This is a summary of an article written by Dr. Till Roenneberg, a professor of chronobiology and medical psychology at the Ludwig-Maximilians University in Munich, and published in the Washington Post on November 21 2012 titled, “Five myths about sleep.” Roenneberg is the author of “Internal Time: Chronotypes, Social Jet Lag, and Why You’re So Tired.”
Roenneberg says, “We spend between a quarter and a third of our lives asleep, but that doesn’t make us experts on how much is too much, how little is too little, or how many hours of rest the kids need to be sharp in school.”
First myth Roenneberg would like to debunk is – you need eight hours of sleep per night. He quotes Napoleon, who said, “Six hours for a man, seven for a woman and eight for a fool.” But this is not correct either. The truth is the ideal amount of sleep is different for everyone and depends on many factors, including age and genetic makeup.
Roenneberg’s research team has surveyed sleep behavior in more than 150,000 people. About 11 percent slept six hours or less, while only 27 percent clocked eight hours or more. The majority fell in between. Women tended to sleep longer than men, but only by 14 minutes.
When comparing various age groups – ten-year-olds needed about nine hours of sleep, while adults older than 30, including senior citizens, averaged about seven hours. Roenneberg’s team identified the first gene associated with sleep duration – if you have one variant of this gene, you need more sleep than if you have another.
Roenneberg says that we generally cannot oversleep. When we wake up unprompted, feeling refreshed, we have slept enough. In our industrial society we sleep about two hours less per night than 50 years ago and this significantly decreases our work performance and compromises our health and memory.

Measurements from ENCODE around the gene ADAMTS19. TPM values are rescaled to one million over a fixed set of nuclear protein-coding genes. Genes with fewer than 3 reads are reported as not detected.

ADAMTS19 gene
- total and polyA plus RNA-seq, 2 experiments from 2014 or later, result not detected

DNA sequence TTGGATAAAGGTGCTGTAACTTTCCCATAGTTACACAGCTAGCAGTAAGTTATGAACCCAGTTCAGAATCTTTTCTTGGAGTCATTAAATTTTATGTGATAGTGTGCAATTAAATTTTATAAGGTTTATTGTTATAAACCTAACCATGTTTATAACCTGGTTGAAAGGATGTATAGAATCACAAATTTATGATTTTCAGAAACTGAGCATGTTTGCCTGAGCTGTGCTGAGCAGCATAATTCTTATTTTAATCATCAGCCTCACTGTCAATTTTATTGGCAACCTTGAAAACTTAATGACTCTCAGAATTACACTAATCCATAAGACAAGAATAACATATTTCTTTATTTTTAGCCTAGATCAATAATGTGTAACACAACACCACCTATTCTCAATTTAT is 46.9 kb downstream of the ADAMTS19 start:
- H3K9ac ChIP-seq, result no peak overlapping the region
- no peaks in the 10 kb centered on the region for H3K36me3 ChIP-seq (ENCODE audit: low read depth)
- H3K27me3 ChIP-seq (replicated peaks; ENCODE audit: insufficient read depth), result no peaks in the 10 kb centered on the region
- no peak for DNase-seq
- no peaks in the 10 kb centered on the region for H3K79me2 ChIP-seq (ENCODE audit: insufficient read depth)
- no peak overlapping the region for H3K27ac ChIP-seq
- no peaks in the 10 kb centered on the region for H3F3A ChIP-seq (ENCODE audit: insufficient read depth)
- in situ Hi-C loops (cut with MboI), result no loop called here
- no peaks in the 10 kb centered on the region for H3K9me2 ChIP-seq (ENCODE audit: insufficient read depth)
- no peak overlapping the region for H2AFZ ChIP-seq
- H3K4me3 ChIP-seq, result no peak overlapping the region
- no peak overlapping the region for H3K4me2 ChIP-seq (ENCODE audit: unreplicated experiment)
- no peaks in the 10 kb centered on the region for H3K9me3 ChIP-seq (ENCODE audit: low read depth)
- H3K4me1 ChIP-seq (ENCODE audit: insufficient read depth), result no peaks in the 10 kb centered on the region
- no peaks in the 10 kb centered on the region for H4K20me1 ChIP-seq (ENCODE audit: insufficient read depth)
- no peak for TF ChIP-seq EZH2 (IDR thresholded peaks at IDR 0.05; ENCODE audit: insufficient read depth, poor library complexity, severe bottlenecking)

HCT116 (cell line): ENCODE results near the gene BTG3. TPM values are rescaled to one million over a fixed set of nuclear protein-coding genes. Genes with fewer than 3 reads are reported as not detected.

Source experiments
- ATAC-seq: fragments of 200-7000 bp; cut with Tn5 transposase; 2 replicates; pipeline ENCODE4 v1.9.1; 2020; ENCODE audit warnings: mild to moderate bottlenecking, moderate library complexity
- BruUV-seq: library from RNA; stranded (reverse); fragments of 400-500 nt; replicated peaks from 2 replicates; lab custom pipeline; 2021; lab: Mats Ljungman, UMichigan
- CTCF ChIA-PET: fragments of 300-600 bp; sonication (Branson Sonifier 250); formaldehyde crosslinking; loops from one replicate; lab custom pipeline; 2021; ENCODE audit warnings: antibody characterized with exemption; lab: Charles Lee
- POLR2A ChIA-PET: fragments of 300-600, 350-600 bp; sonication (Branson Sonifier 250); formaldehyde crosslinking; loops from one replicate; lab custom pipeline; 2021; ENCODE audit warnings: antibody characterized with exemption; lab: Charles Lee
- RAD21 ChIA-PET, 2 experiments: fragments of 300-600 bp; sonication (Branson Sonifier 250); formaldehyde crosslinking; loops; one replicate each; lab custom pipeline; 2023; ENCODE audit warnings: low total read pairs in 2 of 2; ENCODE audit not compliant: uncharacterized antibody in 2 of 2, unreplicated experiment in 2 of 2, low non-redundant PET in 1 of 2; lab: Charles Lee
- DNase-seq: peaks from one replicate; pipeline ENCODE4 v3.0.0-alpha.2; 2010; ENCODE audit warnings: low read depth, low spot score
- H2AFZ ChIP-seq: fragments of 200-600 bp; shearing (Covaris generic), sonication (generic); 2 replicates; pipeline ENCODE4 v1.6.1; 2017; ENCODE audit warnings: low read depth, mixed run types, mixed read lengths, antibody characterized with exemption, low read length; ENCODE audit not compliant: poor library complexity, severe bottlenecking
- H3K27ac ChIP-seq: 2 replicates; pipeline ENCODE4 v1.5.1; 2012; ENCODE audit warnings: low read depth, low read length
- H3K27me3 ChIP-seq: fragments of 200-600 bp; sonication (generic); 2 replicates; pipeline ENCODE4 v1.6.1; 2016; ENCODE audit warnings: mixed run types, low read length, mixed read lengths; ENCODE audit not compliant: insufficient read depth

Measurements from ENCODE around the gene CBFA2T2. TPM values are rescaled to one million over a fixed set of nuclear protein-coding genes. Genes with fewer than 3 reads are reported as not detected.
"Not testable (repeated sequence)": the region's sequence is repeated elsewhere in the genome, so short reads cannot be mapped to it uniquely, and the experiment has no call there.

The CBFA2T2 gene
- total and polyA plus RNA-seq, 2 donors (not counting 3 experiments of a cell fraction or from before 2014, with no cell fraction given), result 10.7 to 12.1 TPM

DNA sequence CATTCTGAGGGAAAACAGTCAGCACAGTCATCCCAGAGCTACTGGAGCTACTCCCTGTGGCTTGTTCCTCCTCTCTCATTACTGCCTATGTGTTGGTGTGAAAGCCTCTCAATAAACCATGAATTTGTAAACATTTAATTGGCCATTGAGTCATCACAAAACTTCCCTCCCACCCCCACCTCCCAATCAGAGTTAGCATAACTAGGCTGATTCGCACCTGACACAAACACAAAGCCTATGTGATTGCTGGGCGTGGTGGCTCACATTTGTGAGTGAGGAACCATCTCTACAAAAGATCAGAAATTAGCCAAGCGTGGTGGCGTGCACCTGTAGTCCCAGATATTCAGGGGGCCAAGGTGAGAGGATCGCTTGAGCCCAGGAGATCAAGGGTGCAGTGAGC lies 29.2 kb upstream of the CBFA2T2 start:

Second myth – early to bed and early to rise makes a man healthy, wealthy and wise. There was some truth in this when most of the work was done outdoors in natural light. The timing of sleep – earlier or later – is controlled by our internal clocks, which determine our optimal “sleep window.” With the widespread use of electric light, our body clocks have shifted later while the workday has essentially remained the same, says Roenneberg. This leaves us chronically sleep deprived.
Studies show that teenagers who sleep later and start school later exhibit improved academic performance, higher motivation, decreased absenteeism and better eating habits.
Third myth – exercise helps you sleep. Exercising may contribute to falling asleep earlier, and it certainly helps us sleep soundly through the night, says Roenneberg. But it’s exposure to light, not physical activity, that synchronizes our body clocks with daylight. Sleep is not only regulated by the body clock, but also by how long we were awake (also known as the buildup of “sleep pressure”).
Fourth myth – sleep is just a matter of discipline. Parents who think that putting their children early to bed will make it easier for them to wake up early in the morning will be disappointed. Roenneberg says early-to-bed teenagers will still have a hard time getting up at the crack of dawn. They go to school at their biological equivalent of midnight with profound consequences for learning and memory. Teenagers should sleep with daylight coming into their bedrooms and should refrain from using light-emitting devices after 10 p.m.
Fifth myth – most couples have very different sleep habits. Roenneberg says this is a matter of biology and genetics, not habits and personal preference. Women generally fall asleep earlier than men. Women, however, tend to control the sleep times in a partnership. Given how much time we spend in our beds, men and women don’t seem to give any consideration to sleep patterns when choosing a mate, concludes Roenneberg.
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